MY LIFE WITH PLANTS: Crete's Unusual Plants and Wildflowers


By Jim Bishop.

This is the second of a series about Jim's three-week wildflower tour of Greece and Crete. You can read the first article here. Jim's Facebook albums with photos from this trip can be viewed by following the links in these articles.

After viewing the romantic sunrise over the Myrtoan Sea among the ruins and wildflowers of Monemvasia, we spent the last week of the tour on the Greek Island of Crete. Crete is largest and most populous of the Greek Islands and is the fifth largest island in the Mediterranean Sea. The island runs approximately 160 miles east to west, but is only sixty miles wide at its widest point. It has several mountain ranges with the highest peaks over 8000 feet! The island is also known for its very narrow and deep gorges that mostly run south to north.


Historically, Crete is famous for having had Europe’s first advanced civilization, the Minoans (c. 2700–1420 BC). By the time of Homer, Cretan history was fully imbedded in Greek legend with tales of the Minotaur, King Midas, and Theseus. Ancient Greeks made religious pilgrimages to the island to visit its many religious shrines, including the birthplace of Zeus.

While the history is fascinating, we were there to seek out Crete's unusual plants and wildflowers and we weren’t disappointed. We started our tour in Heraklion, Crete's capital and largest city. From there, we took very long road trips, stopping along the way at floral hotspots. We headed all the way to the Mediterranean bay on the eastern tip of Crete, where there is a large grove of Phoenix theophrasti, the Cretan date palm. It has a very limited distribution, with this being the largest stand in the world.


On the way, our Greek guide, Liberto Dario, led us to see a few Aristolochia cretica, Cretan birthwort, in an isolated valley. It produces very strange-looking flowers of deep magenta, saxophone-shaped pitchers lined with white hairs. Flies are attracted to the odor of the short-lived flowers and once they crawl in, they can’t escape. The next day, the flower withers, releasing the pollen-covered fly where it will fall for the deception again and pollinate another flower. If this strange plant weren’t enough, growing near the Cretan birthwort was dragon arum (Dracunculus vulgaris). I really love that fitting Latin name. It describes the plant, with its large palmate leaves with white dots topped by an almost black calla lily-like spathe with a slender, evil-looking, long, pointed spadix rising above it. Like the Cretan birthwort, it too has a foul smell and is pollinated by flies.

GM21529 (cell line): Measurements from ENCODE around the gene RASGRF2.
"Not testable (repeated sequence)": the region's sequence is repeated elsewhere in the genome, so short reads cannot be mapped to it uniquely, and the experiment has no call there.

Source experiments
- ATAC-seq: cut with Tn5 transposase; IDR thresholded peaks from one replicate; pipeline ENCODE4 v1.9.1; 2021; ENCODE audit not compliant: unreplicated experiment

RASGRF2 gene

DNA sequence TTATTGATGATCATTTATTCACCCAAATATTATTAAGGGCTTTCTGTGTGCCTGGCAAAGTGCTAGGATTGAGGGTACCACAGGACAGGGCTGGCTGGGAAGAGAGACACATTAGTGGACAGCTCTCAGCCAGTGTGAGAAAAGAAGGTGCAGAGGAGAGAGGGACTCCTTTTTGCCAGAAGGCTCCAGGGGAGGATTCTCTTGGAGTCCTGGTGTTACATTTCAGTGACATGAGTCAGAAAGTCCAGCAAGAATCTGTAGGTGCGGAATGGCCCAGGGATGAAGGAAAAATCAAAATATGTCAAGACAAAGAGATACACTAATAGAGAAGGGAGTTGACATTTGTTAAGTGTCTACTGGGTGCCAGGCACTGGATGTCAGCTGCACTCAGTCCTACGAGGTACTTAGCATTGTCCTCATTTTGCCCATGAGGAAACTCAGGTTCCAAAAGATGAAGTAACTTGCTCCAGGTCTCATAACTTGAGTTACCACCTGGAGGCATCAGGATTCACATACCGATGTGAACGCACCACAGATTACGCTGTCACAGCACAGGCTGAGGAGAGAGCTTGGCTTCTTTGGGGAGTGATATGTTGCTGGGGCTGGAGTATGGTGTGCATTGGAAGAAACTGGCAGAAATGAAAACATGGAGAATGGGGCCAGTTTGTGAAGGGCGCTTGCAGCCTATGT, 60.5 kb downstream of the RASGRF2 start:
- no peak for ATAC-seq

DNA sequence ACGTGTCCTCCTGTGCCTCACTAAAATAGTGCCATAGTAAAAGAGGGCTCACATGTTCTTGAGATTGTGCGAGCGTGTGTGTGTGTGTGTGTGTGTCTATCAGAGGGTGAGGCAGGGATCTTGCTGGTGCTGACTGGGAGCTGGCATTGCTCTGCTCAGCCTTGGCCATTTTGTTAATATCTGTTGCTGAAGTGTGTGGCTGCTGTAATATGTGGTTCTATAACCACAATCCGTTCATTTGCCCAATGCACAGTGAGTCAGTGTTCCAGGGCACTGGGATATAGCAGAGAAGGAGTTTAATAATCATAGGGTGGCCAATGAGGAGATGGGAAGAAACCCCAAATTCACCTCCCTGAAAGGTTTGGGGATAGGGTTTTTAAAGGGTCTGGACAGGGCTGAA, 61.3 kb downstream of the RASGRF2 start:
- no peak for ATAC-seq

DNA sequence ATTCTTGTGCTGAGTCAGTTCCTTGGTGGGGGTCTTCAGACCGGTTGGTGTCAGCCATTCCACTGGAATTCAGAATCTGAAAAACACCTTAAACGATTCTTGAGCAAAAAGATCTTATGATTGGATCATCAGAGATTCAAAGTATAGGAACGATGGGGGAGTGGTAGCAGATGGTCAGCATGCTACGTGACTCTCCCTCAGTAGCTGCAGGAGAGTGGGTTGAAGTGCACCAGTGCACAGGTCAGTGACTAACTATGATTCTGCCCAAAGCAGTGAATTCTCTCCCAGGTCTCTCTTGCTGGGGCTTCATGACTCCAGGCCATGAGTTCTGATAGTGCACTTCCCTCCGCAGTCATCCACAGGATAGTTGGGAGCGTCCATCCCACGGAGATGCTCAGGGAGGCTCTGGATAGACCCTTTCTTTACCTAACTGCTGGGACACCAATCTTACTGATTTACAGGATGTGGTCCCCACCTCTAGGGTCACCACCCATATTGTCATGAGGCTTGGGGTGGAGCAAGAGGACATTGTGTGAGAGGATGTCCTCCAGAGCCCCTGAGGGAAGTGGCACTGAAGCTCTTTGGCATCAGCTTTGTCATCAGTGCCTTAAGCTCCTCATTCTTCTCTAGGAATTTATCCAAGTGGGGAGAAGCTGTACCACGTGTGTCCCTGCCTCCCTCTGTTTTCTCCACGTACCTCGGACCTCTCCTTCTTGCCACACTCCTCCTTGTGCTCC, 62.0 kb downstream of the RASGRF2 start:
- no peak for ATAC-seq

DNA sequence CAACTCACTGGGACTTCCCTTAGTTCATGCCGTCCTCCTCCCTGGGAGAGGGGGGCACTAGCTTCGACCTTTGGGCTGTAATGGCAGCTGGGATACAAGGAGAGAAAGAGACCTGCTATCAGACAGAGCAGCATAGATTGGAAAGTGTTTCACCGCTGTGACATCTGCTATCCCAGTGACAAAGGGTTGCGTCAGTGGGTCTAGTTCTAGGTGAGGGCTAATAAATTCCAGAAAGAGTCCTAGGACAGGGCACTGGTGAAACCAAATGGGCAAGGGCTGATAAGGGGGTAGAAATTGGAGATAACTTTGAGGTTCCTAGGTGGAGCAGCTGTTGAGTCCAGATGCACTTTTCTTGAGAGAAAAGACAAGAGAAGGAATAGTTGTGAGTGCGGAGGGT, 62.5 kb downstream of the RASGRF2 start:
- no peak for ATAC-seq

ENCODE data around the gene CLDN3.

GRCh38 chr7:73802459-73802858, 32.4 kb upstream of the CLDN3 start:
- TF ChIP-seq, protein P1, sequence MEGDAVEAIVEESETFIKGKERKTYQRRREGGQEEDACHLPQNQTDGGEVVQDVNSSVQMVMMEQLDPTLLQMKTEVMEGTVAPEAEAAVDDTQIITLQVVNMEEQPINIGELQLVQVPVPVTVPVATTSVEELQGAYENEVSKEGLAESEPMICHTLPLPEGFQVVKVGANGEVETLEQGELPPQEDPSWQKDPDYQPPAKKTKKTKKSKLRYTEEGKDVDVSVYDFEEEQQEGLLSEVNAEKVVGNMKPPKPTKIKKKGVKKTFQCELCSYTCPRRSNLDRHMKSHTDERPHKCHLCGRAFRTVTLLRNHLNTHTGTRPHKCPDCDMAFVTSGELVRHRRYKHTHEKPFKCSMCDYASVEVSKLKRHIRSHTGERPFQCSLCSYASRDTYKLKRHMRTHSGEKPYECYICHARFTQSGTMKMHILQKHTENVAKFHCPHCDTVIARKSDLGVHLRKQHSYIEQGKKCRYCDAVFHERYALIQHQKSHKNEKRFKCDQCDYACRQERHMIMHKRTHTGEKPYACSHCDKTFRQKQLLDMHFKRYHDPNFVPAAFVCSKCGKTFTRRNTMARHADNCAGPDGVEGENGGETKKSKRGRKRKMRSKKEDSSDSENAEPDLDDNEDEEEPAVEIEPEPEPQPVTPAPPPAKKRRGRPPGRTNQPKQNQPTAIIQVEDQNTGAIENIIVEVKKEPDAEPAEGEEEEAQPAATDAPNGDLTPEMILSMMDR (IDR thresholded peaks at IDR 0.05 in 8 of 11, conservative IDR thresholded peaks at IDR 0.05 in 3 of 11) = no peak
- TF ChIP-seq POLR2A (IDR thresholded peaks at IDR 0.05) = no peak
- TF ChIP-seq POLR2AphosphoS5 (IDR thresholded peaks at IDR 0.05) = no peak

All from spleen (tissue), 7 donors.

The third day on Crete, we moved to a boutique hotel in Chania, the second largest town in Crete. The town is situated on a charming harbor and surrounded by many ruins from the Venetians (1205-1669) and Ottoman Turks (1669-1898), though it was also ruled prior to that by the Byzantines and Arabs. Again, from there, we set out to explore more remote areas of Crete. In the hills, we encountered fields of wildflowers: ranunculus, lupines, bulbous anemones, blue irises, red and pink species tulips, fragrant daphne, Echium species, Stachys byzantina (lamb’s ears), Linaria species, and many more.

But the most impressive for me were the many different species of wild terrestrial orchids. Over 200 species grow on Crete, though we saw just a handful of species. The largest find was on one rocky hill beside a long, winding mountainous road. (Actually, most of the roads in Crete are long, winding, and mountainous.)


The next day, I played hooky from the tour and stayed in town to check out the village and the ruins. I had a wonderful dinner overlooking the harbor, lighthouse, and Mediterranean Sea. There was a gorgeous sunset with very large clouds to the west that threatened approaching thunderstorms. That night, it rained heavily with lots of thunder and lightning. The following morning, the mountains to the south were white, donning a new coat of snow.


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